States Are Rushing To Raise Gas Taxes. Will That Be A Federal Solution, Too?

Atlanta’s crumbling freeways. Photo via ABC News.

America’s infrastructure is crumbling, sending states scrambling for ways to fund the rebuilding of their worn highway systems. Increasing the gas tax is a perennial solution, and now, it is getting attention from the White House.

The federal government levies an excise tax of 18.4 cents per gallon of unleaded fuel and 24 cents on diesel fuel. States gas taxes vary from state to state, but range from a fraction of a cent to more than 50 cents on each gallon.

The federal gas tax is not indexed to reflect inflation. It has not gone up since 1993, although inflation has risen by 64.6 percent.

On May 2, President Donald Trump suggested the possibility of a federal gas tax increase in an interview with Bloomberg.

“(I’ve) had the truckers come to see me, that if we earmarked money toward the highways that they would — that they would not mind a tax — you know, gas tax or some form of tax,” Trump told Bloomberg.

According to the Federal Highway Administration, the U.S. has $836 billion in needed repairs and improvements to roads and bridges, plus an additional $90 billion needed to fix public transit systems, the AP reported.

A dozen states join the push

On Jan. 1, six states implemented higher gas taxes, including Pennsylvania, which raised its state tax on gas by about 8 cents per callon to 58.3 cents per gallon, and Michigan, which raised its state gas tax 7.3 cents to 26.3 cents per gallon. Nebraska, Georgia, North Carolina and Florida, also raised their state gas taxes, according to Forbes.

Michigan also increased registration fees on electric cars, to counter for their lower gas consumption. California will implement a similar measure in November, along with a higher gas tax.

So far this year, five more states have raised gas taxes, and increases are up for debate in more state legislatures.

The gas tax isn’t generally a divided issue; in many states, bipartisan support is garnered for the proposals. Traditionally red states, such as Tennessee and South Carolina, have passed gas tax increases since Jan. 1.

One exception to the gas tax rush is New Mexico, where the state legislature voted to raise the tax by 10 cents a gallon, only to have it vetoed by Gov. Susana Martinez.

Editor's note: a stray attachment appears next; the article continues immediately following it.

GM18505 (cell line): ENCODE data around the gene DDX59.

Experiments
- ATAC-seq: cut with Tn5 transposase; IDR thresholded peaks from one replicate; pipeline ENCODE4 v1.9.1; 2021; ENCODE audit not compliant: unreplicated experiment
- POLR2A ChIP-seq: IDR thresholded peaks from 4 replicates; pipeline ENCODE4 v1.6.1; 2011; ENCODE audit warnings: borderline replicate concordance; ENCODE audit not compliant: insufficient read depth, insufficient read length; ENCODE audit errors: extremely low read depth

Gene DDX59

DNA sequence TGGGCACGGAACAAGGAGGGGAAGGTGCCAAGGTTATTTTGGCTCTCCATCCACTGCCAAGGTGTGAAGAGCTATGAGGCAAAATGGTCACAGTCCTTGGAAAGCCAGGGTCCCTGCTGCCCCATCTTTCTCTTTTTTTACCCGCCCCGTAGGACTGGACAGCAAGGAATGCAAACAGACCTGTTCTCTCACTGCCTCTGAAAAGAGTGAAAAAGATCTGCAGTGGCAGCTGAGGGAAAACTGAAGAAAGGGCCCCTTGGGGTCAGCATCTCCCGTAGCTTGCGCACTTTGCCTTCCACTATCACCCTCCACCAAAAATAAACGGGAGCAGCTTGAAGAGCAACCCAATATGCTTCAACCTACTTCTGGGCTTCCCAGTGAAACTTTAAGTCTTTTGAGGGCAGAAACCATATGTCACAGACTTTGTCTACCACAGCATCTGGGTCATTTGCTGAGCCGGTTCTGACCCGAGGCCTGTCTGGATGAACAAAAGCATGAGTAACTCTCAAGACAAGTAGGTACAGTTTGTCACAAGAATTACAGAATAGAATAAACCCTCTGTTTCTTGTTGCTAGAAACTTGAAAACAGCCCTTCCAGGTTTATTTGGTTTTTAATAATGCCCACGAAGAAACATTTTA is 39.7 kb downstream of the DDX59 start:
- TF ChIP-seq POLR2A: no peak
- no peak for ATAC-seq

New Mexico’s gas tax is one of the lowest in the country, at just 17 cents a gallon.

These gas tax increases have taken a long time to come back.  Among the states that increased taxes, the average time gap since the last tax increase is 19 years. Until recently, gas taxes had little support, but the infrastructure crisis has caused them to gain popularity.

They took their time

A Governing analysis in 2015 found that in nearly two-thirds of states, the state gas tax has not kept up with inflation. That number does not include the most recent increases.

Alaska has gone the longest without an increase in a gas tax, according to the Institute on Taxation and Economic Policy. It has not seen one in 45 years.  Alaska Gov. Bill Walker has expressed support for the idea, and proposed an increase the gas tax, according to Alaskan NBC-affiliate, KTUU.

Oklahoma has gone the second longest, with nearly 30 years without an increase. The Oklahoma state legislature recently cut funding to the state Department of Transportation, hoping that a gas tax in the future may supplement the cut, according to the Tulsa World.

According to a report by the Organization for Economic Coordination and Development, the United States has the second lowest gas tax among the 34 countries with advanced economies around the world.

Supporters of a gas tax have claimed that in the long run, improved roads and infrastructure will save individuals money, leading to less damage to vehicles. Others, including Trump, argue that roads in poor condition hurt business and hinder the movement of goods.

Opponents say the U.S. gas tax system doesn’t need vast improvement and instead of an increase in taxes, the U.S. needs a revamp of its funding structure.

With so many states approving and considering gas tax increases, it’s clear that gas tax increases are an increasingly popular funding mechanism as a repair strategy.

Micheline Maynard weighs in: What’s missing in the gas tax debate is a discussion of the way people are using transportation. Of course, no one likes potholes and crumbling highways are a threat. But, as Americans reconsider how — and how often — they get around, the increase in these gas taxes might not be as effective a funding tool as it could have been five, 10 or even 20 years ago. Is it really the way for pay for the future of transportation?


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